Saturday, November 19, 2011

Part 2: "Parenting a Child Who Has Intense Emotions"

*If you have ever struggled with the feeling of not liking your child, and you don't want to read this entire summary post (no one would blame you...), scroll down towards the bottom and read the part in bold.

This is part of a summary of the book: Parenting a Child Who Has Intense Emotions: Dialectical Behavior Therapy Skills to Help Your Child Regulate Emotional Outbursts & Aggressive Behaviors. My comments are generally in italics; the rest of the information comes from the book.
Chapter 1:  Emotional Intensity and Your Child's Feelings
  • Primary and Secondary Emotions
"Primary emotions are biologically based and virtually automatic, while secondary emotions are created when we react to our own primary emotion..."
  • Emotion Dysregulation:  “These children react immediately and intensely to emotional situations and have a hard time calming down and returning to how they were before the situation occurred.  A child with emotion dysregulation is then unable to modulate her behavioral responses to the intense emotions that she experiences as overwhelming.”
  • Parents must be careful not to invalidate the child's feelings when trying to soothe her.  Statements such as "It isn't a big deal," or "Don't worry" could be "unintentionally minimizing an issue that is of great concern to her."  
  • "Thoughts Lead to Feelings, Which Lead to Behaviors"
  • "Your Child Is Not Her Behavior"  This is such a hard thing to believe when your child is behaving ALL OVER YOU, ALL DAY LONG!
  • If parents develop an awareness of the way their emotions affect their own behavior, parents can change the way they respond to difficult situations with their child.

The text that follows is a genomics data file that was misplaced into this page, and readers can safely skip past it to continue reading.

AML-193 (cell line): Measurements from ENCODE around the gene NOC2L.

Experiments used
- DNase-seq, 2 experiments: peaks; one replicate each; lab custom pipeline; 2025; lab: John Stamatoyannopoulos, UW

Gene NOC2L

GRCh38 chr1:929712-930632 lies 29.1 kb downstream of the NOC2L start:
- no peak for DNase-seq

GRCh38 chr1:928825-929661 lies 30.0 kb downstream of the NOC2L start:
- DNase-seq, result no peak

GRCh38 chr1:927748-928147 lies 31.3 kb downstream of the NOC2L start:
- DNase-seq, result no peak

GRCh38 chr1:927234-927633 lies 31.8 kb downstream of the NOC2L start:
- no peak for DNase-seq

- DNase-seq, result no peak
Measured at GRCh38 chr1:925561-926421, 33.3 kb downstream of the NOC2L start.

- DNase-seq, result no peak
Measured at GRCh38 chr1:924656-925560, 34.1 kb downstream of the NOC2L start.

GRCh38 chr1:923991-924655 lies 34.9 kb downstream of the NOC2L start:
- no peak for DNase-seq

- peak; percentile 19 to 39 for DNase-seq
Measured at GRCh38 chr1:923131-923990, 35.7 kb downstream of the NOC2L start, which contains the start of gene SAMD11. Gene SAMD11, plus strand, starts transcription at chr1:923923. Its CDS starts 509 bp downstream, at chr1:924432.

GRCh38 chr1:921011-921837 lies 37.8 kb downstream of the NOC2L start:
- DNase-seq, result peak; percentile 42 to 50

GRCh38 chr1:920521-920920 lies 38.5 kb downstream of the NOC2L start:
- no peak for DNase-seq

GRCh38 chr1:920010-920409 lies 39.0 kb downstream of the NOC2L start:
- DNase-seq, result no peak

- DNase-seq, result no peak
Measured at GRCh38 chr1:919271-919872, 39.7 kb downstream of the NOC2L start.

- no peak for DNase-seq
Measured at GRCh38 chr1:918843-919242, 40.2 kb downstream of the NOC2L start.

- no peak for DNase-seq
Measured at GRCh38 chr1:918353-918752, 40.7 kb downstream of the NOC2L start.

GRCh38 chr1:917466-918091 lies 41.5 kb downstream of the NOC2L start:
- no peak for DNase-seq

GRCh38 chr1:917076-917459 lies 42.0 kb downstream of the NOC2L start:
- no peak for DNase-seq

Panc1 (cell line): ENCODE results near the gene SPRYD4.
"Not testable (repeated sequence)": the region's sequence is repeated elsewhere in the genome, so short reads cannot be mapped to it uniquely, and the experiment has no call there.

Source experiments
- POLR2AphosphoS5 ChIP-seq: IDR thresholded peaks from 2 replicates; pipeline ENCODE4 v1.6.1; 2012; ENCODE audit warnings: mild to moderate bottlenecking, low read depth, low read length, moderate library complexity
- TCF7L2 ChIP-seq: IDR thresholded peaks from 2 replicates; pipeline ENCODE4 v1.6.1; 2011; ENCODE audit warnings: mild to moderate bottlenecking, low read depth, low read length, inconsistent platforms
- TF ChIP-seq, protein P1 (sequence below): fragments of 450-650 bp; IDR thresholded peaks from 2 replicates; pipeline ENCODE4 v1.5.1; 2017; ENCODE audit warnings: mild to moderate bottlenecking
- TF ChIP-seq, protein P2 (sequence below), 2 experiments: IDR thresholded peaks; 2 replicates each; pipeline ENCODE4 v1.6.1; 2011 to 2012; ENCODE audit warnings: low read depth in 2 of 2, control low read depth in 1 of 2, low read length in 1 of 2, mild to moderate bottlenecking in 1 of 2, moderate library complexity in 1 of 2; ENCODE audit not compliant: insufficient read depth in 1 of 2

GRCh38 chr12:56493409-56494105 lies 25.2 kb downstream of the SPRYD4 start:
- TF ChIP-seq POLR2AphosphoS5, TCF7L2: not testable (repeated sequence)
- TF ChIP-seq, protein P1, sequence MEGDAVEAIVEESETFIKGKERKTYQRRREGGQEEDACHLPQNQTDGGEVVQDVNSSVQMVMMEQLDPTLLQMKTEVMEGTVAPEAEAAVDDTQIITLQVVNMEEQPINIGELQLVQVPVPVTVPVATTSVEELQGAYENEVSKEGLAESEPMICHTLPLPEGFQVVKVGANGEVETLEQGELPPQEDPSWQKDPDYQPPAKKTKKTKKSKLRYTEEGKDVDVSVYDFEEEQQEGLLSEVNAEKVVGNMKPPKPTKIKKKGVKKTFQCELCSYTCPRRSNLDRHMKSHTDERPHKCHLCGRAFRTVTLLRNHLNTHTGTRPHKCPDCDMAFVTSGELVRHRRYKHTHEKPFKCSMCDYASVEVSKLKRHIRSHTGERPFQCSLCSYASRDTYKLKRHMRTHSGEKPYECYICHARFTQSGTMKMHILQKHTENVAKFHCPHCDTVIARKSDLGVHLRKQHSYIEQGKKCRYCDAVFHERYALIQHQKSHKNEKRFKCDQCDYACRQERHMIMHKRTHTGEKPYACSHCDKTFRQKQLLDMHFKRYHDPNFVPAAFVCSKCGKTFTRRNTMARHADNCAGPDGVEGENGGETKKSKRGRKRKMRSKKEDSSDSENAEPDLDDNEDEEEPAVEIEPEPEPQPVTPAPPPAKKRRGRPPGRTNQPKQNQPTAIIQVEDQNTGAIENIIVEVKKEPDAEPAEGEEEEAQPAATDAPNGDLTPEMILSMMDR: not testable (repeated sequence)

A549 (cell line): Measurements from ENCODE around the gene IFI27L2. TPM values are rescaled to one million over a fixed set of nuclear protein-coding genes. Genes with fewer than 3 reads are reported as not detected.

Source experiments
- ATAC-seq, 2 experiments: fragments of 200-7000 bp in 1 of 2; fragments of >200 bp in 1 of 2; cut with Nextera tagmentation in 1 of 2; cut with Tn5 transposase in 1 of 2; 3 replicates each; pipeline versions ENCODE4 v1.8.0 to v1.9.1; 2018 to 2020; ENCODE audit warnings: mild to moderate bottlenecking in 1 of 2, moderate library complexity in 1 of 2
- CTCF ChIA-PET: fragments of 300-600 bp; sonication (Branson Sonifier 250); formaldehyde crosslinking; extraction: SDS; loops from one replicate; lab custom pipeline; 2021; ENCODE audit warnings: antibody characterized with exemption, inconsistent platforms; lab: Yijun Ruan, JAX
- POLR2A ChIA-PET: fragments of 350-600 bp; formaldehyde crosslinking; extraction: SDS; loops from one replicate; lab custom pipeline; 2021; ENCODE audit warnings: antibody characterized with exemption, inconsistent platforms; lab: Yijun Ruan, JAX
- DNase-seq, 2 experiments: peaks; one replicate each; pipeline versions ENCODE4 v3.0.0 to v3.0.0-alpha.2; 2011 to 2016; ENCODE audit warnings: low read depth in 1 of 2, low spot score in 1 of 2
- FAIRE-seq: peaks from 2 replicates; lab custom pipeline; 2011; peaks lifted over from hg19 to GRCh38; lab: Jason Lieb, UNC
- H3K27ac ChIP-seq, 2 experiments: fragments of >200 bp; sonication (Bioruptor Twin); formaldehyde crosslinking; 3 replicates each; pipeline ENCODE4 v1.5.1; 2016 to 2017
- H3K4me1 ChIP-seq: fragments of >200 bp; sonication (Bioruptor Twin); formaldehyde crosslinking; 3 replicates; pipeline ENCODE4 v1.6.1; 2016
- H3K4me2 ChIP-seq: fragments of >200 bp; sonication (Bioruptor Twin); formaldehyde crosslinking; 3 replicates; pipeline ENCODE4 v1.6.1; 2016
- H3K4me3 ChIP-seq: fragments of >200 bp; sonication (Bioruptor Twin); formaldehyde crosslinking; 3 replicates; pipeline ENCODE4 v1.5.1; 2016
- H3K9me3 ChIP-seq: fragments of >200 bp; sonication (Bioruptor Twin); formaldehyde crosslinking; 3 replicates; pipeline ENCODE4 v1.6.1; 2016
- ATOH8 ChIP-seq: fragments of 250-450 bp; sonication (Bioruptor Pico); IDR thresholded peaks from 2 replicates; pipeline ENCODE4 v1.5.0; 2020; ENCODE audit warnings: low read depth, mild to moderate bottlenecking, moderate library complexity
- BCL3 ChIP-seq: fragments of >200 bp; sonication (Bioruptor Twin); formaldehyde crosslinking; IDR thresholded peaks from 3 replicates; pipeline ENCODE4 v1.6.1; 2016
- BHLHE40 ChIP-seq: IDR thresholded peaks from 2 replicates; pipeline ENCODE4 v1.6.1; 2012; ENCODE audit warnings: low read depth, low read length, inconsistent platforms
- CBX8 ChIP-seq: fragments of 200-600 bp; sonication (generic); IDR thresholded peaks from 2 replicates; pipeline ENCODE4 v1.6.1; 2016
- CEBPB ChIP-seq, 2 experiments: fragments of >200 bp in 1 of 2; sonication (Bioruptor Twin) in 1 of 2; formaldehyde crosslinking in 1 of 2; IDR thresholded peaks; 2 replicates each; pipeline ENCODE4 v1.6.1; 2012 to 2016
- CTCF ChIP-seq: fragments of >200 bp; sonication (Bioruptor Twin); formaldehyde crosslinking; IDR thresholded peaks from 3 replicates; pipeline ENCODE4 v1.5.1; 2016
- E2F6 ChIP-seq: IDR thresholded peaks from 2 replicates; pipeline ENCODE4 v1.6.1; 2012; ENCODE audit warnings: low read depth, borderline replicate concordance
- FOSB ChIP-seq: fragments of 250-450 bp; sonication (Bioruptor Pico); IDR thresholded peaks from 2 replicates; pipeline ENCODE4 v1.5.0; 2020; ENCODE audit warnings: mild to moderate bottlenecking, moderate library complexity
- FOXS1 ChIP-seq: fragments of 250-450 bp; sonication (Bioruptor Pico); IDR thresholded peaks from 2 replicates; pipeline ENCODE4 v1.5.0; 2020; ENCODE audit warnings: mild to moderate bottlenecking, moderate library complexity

• "Throughout this book, we will continue to emphasize that (1) there is no blame and no fault in the fact that your child has intense emotions and behavioral difficulties, and (2) there is hope for change in the future."
Chapter 2:  Effective Parenting
The author continues to refer to DBT (Dialectical Behavior Therapy) but still hasn't explained exactly what that is.
  • "In DBT you are asked to accept two facts that may seem contradictory:  that you are doing the best you can and that you can do better....This is a no-fault, no-blame framework for change."
  • "These are assumptions we're asking you to accept as an important part of the DBT learning process.  They are:
    • Your child is doing the best he can
    • Your child needs to do better, try harder, and be more motivated to change
    • Your child wants to do things differently and make things better
    • Your child must learn new behaviors in all important situations in his life--sometimes a child will behave fine in one place (at school) but awful in another (at home)
    • Family members should take things in a well-meaning way and not assume the worst
    • There is no absolute truth--The truth of any situation is based on the perspective of each person and is therefore relative and changeable.  When you accept that someone's point of view, memory, or understanding may be different from your own, you will no longer feel the need to prove that you are right or the other person is wrong."
  • Although the above assumptions may be hard to believe, it is vital to behave as though they are true in order to think and respond differently towards your child (which will then affect the way your child is behaving).
  • "Using the DBT assumptions is one way you can begin to respond to your child more wisely.  To further help you learn to respond wisely, DBT teaches several skills that involve learning to step back from a situation and to see things with new eyes and a different point of view....These skills also involve learning to focus, to think in a nonjudgmental way, and to do what works (what is effective)."
  • We need to describe ("He interrupts his siblings when they're doing their homework.") instead of evaluate/judge ("He's very disruptive.")